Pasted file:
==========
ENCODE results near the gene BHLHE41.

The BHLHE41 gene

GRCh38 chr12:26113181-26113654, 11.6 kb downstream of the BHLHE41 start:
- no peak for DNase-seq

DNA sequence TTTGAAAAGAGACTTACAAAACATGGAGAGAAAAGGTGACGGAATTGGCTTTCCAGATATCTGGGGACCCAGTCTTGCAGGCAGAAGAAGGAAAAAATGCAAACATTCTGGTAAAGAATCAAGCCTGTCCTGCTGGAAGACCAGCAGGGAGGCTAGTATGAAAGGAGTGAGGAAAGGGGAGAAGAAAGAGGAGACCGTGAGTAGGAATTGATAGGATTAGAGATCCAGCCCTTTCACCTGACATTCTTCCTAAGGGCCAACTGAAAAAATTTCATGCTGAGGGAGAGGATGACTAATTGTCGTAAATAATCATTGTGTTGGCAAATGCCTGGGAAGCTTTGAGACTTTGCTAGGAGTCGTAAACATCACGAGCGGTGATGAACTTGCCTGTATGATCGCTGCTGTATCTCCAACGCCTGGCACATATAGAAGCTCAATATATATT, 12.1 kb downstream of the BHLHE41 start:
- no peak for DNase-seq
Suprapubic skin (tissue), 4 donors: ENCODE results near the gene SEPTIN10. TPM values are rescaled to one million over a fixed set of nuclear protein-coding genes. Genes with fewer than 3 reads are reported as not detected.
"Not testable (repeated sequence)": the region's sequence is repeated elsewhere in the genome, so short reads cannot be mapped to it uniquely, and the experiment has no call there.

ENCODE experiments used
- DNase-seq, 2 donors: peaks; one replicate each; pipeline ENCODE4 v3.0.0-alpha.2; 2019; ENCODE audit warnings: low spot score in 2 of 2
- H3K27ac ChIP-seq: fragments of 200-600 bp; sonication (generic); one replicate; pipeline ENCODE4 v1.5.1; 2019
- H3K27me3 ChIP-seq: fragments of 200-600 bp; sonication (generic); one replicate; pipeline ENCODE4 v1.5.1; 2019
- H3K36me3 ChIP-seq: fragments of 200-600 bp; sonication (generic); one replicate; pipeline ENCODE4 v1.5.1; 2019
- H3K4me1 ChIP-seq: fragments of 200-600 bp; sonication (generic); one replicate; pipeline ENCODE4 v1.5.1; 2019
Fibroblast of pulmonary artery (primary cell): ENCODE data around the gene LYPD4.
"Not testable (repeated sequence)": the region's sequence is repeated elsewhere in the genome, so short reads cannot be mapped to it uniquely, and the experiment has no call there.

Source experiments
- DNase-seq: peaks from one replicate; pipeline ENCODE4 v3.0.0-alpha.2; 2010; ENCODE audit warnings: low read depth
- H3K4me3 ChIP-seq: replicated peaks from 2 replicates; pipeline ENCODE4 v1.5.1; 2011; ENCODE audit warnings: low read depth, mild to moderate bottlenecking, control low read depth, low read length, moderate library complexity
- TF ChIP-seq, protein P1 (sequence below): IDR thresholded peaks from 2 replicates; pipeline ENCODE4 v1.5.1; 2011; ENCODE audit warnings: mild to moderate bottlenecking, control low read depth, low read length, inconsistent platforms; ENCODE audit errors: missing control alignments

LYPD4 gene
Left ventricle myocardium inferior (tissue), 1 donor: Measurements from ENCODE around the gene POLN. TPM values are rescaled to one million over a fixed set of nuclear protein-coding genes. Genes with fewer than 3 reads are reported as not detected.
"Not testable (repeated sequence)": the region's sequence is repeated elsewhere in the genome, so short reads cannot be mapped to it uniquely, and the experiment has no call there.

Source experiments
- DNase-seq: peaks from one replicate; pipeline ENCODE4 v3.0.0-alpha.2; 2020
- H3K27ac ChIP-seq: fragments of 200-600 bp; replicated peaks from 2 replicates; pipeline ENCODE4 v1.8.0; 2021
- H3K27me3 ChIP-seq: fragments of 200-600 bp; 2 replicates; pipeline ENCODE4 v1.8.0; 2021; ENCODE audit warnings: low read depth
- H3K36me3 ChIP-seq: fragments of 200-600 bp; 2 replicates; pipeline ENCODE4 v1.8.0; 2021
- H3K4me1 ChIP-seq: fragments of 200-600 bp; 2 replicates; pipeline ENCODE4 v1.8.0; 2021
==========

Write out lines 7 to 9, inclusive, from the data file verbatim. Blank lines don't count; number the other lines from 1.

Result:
Suprapubic skin (tissue), 4 donors: ENCODE results near the gene SEPTIN10. TPM values are rescaled to one million over a fixed set of nuclear protein-coding genes. Genes with fewer than 3 reads are reported as not detected.
"Not testable (repeated sequence)": the region's sequence is repeated elsewhere in the genome, so short reads cannot be mapped to it uniquely, and the experiment has no call there.

ENCODE experiments used